China, iron-0re, and Australia: killing a chicken to frighten the monkeys.

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Brian Hennessy. An Australian in China. July, 2009

Corruption in China. A controversial topic. A reality that should be discussed in the open, regardless of what damage it might do to China’s sensitive face. The arrest of Rio Tinto’s man in China, Mr Stern Hu, for allegedly offering a bribe, gives us pause for reflection on this topic. If this Australian-Chinese negotiator was dealing under the table, then he was simply following normal Chinese procedure.


China, iron-ore, and Australia: killing a chicken to frighten the monkeys.


Stern Hu’s contacts in government and in private industry (they are one and the same anyway) would have expected such behavior from him. Failure to operate according to these local business rules would have put him and his employer at a commercial disadvantage.

Regardless of which party to the negotiations offered a bribe or requested a fee for an illegal service, the fact remains that this kind of behavior is par for the course in China. In fact, the government of China is a routine breaker of its own laws in this regard.

Ask the local people: for example; the Long Chuan county office near Chengdu in Sichuan Province is known to them as ‘Corruption Castle’. A government office closer to my home in Chongqing is blessed with a similar moniker. These corruption castles are everywhere. They are a part of China’s glorious 2000 year old tradition(since the first emperor, Qin Shi Huang Di) of allowing government officers to milk their local populations for personal benefit. It is a culturally accepted practice. As it is in much of Asia.

Don’t be fooled by the occasional example of a high-flying official being punished for having his fingers in the till. These arrests are rarely the result of any general campaign against the evils of corruption. Rather, they are the result of political intrigue, and are an accepted means of getting rid of one’s enemies. For example; this is how Hu Jin Tau got rid of a troublesome Shanghai Party Secretary a couple of years ago.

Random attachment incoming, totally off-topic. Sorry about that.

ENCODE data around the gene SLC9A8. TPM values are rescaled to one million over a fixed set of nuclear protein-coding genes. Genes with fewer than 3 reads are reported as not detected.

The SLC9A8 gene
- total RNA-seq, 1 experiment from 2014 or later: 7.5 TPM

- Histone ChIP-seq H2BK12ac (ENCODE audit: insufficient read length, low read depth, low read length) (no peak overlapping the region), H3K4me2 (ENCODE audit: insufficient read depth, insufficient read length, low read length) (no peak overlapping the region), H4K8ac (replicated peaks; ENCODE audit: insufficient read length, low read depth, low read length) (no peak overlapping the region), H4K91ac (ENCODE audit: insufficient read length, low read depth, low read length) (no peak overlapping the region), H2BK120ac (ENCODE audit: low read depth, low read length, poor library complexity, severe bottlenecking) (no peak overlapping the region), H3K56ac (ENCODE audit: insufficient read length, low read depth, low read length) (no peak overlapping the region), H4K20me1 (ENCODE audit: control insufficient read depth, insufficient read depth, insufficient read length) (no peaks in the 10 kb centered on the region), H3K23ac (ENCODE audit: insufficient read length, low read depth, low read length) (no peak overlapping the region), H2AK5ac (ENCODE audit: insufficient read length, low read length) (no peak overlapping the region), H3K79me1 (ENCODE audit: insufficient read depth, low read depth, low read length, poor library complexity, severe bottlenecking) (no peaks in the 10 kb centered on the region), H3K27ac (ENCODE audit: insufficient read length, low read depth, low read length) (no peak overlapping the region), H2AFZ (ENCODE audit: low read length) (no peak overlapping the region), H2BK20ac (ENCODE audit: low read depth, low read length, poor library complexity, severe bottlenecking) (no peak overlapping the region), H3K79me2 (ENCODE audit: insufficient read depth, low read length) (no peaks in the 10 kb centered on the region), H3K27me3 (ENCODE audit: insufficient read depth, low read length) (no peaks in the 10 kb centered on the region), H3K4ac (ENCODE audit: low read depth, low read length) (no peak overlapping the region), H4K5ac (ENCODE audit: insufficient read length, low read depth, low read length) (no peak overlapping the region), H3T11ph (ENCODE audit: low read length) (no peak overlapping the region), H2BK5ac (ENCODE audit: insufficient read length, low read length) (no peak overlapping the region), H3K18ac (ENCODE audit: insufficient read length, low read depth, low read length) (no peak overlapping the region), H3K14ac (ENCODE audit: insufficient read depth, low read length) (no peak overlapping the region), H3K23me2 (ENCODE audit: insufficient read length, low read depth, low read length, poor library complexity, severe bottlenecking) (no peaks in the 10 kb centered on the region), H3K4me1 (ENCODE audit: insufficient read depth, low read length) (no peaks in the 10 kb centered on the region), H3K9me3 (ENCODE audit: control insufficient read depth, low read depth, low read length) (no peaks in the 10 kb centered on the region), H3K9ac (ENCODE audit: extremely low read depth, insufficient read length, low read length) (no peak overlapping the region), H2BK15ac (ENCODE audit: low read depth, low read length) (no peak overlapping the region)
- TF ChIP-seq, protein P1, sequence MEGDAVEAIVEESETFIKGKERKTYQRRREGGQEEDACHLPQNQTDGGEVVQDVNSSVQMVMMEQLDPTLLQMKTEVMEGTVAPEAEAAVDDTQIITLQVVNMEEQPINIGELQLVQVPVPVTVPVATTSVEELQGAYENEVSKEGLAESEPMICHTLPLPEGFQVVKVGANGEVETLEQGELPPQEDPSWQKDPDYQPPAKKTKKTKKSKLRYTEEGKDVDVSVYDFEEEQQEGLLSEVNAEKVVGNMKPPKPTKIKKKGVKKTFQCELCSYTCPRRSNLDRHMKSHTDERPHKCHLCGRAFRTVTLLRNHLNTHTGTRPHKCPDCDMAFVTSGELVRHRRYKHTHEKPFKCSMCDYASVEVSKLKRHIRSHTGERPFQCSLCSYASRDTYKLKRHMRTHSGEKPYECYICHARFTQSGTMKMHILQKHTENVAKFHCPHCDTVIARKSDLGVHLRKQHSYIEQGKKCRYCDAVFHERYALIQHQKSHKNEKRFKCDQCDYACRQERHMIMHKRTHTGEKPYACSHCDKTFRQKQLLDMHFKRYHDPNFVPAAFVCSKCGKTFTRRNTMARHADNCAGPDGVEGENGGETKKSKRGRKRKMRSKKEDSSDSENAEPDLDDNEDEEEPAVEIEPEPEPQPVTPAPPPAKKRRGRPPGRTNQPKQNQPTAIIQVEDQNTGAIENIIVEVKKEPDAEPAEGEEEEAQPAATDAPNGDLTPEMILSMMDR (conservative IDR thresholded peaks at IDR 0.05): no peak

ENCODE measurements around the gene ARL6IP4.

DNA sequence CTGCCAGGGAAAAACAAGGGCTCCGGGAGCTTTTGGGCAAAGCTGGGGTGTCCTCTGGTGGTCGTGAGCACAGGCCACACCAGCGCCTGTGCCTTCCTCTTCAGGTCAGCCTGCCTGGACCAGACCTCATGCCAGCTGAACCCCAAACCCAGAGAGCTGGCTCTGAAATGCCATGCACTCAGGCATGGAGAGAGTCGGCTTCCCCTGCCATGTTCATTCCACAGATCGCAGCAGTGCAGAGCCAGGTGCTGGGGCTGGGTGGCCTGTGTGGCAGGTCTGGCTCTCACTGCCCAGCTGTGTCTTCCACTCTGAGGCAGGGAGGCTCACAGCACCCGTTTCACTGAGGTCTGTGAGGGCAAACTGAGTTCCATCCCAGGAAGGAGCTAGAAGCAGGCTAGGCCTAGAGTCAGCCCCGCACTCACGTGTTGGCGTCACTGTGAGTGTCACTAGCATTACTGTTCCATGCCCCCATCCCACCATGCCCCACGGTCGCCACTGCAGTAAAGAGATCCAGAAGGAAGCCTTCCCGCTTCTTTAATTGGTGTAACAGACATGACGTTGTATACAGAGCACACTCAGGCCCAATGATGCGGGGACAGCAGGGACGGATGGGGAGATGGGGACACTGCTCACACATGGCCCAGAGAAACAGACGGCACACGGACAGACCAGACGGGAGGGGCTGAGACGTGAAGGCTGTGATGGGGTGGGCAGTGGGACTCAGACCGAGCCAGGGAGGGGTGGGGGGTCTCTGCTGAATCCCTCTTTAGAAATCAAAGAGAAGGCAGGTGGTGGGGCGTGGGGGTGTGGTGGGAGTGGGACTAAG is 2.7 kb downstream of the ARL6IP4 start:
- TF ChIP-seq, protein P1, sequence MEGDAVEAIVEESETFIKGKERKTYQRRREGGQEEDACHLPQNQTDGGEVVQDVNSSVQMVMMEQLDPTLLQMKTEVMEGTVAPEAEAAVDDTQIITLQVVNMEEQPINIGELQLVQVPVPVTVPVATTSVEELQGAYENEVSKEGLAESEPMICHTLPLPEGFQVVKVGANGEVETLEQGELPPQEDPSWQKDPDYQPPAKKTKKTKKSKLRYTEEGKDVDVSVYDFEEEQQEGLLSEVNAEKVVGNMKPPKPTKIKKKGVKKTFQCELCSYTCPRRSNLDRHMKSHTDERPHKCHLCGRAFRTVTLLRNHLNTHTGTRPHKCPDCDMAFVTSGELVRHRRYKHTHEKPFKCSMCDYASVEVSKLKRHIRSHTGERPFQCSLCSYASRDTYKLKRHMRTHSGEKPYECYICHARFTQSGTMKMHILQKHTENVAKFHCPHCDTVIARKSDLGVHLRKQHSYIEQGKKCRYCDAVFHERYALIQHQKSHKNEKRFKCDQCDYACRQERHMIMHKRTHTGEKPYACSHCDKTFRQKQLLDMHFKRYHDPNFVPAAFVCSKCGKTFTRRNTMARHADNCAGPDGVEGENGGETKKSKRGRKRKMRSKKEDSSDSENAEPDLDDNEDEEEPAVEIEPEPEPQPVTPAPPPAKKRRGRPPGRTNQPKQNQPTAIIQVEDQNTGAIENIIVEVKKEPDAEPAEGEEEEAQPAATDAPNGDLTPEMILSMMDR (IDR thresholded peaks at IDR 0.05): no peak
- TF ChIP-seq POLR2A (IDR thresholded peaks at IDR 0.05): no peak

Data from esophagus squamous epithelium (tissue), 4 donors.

So China should not add insult to injury by playing the corruption-card or threatening the world with punishment for the sale of so-called ‘state-secrets’. This spurious tactic won’t work. Better to spare us the hypocrisy, and tell us the real reason for this crude attempt at intimidation. A tactic which has the potential to do lasting damage to China’s global commercial reputation.

China is not a democracy; it is a dictatorship. China is not a market economy; it is a centrally controlled economy. Thus, when the pressure is on, China reverts to type: centrally controlled bullying.

Things haven’t been going China’s way lately. Internally as well as externally. So the barbarians within China’s borders are behaving as barbarians do anywhere: they throw their weight around to get what they want. And they want two things: (i) to pull their own people into line. Particularly the smaller iron ore companies within China which have been doing their own black-market deals with the larger importers; and, (ii) to intimidate foreign suppliers into seeing things China’s way.

Traditionally, when there have been internal rivalries between authorities, departments, or factions in China, leaders of these bodies would sometimes arrest and incarcerate subordinates of their enemy. This was common practice during the terror of Mao’s time, and is not unknown today.

For example: an uncle of a friend of mine ‘disappeared’ for several months recently, as a result of  an internal investigation into a local institution. His distressed family had no idea of his whereabouts or why he had been arrested. He was released after two months without having been charged with any crime.

An old Chinese saying describes the logic behind such behaviour: it is called: “killing a chicken to frighten the monkeys.” Stern Hu is the chicken, and Rio Tinto is the monkey.

And the Chinese government doesn’t care what we think of it and its methods. The Chinese government only cares what its own people think of it. This is why China’s leadership group always plays to the home gallery when it is confronted with a mess of its own making. It does this by blaming outside forces for its difficulties.

For example; the Tibetan riots are blamed on the refugee Dalai Lama, the Uighur riots are blamed on the refugee Rebiya Kadeer, and China’s internal iron-ore corruption is blamed on nasty foreign corporations.

In fact, this iron-ore incident tells us more about China’s leadership group than it does about China’s problems with corruption in its own iron-ore industry. China’s leaders are not as secure as they would have everybody believe. And every poor peasant farmer in the hinterland, as well as every rich businessman on the coast, knows the reason why.

Australia should reassess its relationship with the Middle Kingdom. We have been kidding ourselves. And although this incident has exposed the lie about our ‘special relationship’ with china, it has also been a timely wake-up call for our business and political leaders.

China has done us all a favour by bursting this bubble. Only good can come of this. Prime Minister Kevin Rudd should hold his nerve. So far he and his Foreign Minister Stephen Smith have done all that they can do under the circumstances. China needs Australia just as much as Australia needs China. 






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